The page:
Benchright Farmhouse Table

Submitted by Ana White on Wed, 07/20/2011 - 11:24
Difficulty
Intermediate
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Free woodworking plans to make a Farmhouse Table inspired by Pottery Barn Benchwright Table. Features metal stretcher and lots of details to make your table interesting and unique. Save thousands off retail the do it yourself furniture way.

While I know it's still July, and summer for most everyone else, yesterday, while helping out at the Momplex , I found myself shivering all bundled up. 

And this morning, the snow line dropped on the mountains.  Those mountains are like a giant clock, ticking with a dropping snow line, reminding us that winter is coming very soon.
But not everyone is worried about that.
I shiver just looking at that!
And it occurred to me that as much as we cringe to think of it, fall is just around the corner.

And with fall comes my most favorite of Holidays, Thanksgiving. 

What better excuse to build a farmhouse table?  We of course have lots of table plans, but when I saw the Reclaimed Wood Benchwright Farmhouse Table from Pottery Barn, I just HAD to draw you up a plan.  So beautiful!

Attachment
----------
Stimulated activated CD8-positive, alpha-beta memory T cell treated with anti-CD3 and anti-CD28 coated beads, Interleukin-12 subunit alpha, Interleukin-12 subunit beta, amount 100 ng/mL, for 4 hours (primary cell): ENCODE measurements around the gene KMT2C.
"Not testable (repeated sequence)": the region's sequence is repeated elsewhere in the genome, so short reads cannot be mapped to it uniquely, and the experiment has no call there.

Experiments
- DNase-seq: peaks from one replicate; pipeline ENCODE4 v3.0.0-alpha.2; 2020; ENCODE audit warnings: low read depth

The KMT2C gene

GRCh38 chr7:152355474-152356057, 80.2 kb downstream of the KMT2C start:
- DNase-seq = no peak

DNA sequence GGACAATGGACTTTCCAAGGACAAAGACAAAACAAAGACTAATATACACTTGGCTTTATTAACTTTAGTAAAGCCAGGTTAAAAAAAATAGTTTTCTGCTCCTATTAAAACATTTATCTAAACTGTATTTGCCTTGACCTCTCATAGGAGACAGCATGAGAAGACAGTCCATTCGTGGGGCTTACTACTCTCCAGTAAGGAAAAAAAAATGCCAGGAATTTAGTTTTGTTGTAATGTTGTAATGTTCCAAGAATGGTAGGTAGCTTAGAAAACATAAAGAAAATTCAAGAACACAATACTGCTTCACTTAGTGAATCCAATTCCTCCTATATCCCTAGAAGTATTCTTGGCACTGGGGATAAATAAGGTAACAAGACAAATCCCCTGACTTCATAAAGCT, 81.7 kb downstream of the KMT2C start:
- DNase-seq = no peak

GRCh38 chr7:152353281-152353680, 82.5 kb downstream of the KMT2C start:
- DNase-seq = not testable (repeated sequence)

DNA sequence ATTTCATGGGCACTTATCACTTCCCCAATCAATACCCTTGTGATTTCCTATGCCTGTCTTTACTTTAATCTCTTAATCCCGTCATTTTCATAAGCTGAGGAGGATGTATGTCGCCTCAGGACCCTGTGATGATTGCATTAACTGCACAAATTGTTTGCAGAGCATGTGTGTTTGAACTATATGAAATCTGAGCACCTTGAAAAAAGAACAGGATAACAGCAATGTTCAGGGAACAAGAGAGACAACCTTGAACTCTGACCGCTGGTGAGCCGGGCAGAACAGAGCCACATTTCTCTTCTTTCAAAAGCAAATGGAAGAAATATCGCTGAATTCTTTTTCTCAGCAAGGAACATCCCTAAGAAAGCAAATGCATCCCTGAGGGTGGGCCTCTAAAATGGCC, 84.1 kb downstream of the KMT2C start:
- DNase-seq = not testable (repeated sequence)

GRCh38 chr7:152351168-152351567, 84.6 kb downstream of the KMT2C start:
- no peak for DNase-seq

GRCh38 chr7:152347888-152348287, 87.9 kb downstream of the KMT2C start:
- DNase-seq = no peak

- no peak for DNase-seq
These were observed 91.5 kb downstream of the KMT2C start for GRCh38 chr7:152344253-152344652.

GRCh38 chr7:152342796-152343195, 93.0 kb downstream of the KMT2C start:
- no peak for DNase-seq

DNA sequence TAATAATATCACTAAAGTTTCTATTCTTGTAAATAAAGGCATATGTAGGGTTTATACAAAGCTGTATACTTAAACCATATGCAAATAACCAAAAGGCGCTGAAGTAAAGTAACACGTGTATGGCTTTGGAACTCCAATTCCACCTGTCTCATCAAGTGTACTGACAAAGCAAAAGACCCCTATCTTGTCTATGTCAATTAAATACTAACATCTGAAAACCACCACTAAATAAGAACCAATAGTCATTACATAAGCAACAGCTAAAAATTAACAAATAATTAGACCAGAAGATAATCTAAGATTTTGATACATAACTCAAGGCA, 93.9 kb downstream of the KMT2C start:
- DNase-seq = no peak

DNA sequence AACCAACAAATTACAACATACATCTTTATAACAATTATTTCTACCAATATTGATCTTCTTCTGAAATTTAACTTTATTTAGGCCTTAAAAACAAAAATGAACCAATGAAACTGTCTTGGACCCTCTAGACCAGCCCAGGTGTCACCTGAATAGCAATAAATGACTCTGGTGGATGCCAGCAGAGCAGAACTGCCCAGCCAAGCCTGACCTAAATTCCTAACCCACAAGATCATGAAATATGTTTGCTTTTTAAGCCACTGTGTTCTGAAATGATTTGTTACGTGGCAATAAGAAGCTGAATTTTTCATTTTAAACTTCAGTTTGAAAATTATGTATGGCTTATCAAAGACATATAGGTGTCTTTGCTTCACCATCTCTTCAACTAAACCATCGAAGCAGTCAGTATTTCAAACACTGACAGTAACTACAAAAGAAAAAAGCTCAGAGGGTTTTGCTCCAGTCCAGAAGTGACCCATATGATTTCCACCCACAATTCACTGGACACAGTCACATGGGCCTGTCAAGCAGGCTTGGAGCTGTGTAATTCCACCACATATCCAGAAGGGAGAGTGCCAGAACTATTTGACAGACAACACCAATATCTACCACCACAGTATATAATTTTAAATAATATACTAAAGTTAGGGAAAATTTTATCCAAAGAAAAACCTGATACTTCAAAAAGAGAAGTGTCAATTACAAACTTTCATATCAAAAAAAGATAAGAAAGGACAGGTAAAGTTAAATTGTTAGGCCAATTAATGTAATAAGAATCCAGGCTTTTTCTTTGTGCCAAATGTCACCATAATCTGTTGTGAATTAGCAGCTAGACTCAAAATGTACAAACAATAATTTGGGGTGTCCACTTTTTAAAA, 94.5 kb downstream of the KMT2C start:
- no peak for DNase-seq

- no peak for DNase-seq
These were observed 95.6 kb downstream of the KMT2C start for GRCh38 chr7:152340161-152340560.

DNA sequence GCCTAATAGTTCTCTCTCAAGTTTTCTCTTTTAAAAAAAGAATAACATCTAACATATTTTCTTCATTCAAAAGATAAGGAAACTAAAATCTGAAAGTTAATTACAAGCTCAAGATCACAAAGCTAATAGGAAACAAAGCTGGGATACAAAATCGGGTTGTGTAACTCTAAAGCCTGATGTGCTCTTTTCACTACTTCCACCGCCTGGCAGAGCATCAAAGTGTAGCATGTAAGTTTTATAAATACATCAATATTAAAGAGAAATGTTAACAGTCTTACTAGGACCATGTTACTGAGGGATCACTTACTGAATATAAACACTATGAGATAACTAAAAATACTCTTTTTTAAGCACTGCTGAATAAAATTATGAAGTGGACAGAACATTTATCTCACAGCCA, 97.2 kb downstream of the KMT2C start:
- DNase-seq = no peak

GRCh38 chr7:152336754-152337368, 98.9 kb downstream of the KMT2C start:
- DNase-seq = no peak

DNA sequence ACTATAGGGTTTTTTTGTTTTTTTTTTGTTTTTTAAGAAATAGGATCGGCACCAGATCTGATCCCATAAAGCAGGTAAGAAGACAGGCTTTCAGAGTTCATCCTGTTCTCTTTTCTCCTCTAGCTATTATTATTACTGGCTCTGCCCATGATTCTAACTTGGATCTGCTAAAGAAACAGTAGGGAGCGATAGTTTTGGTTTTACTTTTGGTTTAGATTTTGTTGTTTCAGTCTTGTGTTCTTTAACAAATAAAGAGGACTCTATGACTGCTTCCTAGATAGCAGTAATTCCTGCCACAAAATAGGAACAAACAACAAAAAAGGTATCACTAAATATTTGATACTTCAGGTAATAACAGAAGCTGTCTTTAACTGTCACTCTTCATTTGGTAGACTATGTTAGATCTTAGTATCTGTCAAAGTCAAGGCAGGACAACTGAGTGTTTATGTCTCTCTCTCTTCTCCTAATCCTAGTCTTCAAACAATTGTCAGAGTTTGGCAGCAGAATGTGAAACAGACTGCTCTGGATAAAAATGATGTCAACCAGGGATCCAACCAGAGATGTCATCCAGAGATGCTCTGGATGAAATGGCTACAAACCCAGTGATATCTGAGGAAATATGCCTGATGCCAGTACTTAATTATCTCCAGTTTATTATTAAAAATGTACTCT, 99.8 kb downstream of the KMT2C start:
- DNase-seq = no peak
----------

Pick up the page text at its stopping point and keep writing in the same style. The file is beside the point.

The base is sized for a five foot long iron pipe, available at most home improvement stores in the plumbing aisles.  There's tons of iron fitting that you could use to "dress" the table up with.
Dimensions
Dimensions are shown above.

Preparation

Shopping List

6 - 1x6 @ 6 feet long
2 - 1x4 @ 8 feet long
2 - 2x4 @ 8 feet or stud length
2 - 1x2 @ 8 feet long
3 - 2x6 @ 8 feet long
3 - 2x2 @ 8 feet long
1 - Black Iron Pipe 60" long, both ends threaded
Bolts/Caps and Washers for decorative touches
4 - 6" Black Bolts with washer and Nuts (1/4" would work fine)

Common Materials
2 inch screws
3 inch screws
2 inch finish nails
120 grit sandpaper
primer
wood conditioner
paint
paint brush
Cut List

Legs
4 - 1x4 @ 29 3/8" (Bevel both ends at 10 degrees off square, short point to long point)
4 - 1x2 @ 21 5/8" (Both ends cut at angle 10 degrees off square, short point to long point)
4 - 2x4 @ 29 3/8" (Bevel both ends at 10 degrees off square, short point to long point)
2 - 2x6 @ 28 1/2" (End Aprons)
2 - 2x4 @ 31" (Stretcher)
8 - 1x2 @ 4 1/4" (One end cut at 10 degree angle, longest point measurement)
4 - 1x2 @ 16 1/8 (cut to fit - spacer)

Table
2 - 2x6 @ 45 1/4" (Side Aprons - short point to short point measurement, both ends cut at 10 degrees off square)
3 - 2x2 @ 20" (Supports)
2 - 2x2 @ 67" (Sides)
2 - 2x2 @ 30" (Ends)
2 - 2x4 @ 33"
2 - 1x4 @ 33"
6 - 1x6 @ 67 1/8" (cut to fit)

Tools
Tape Measure
Speed Square
Pencil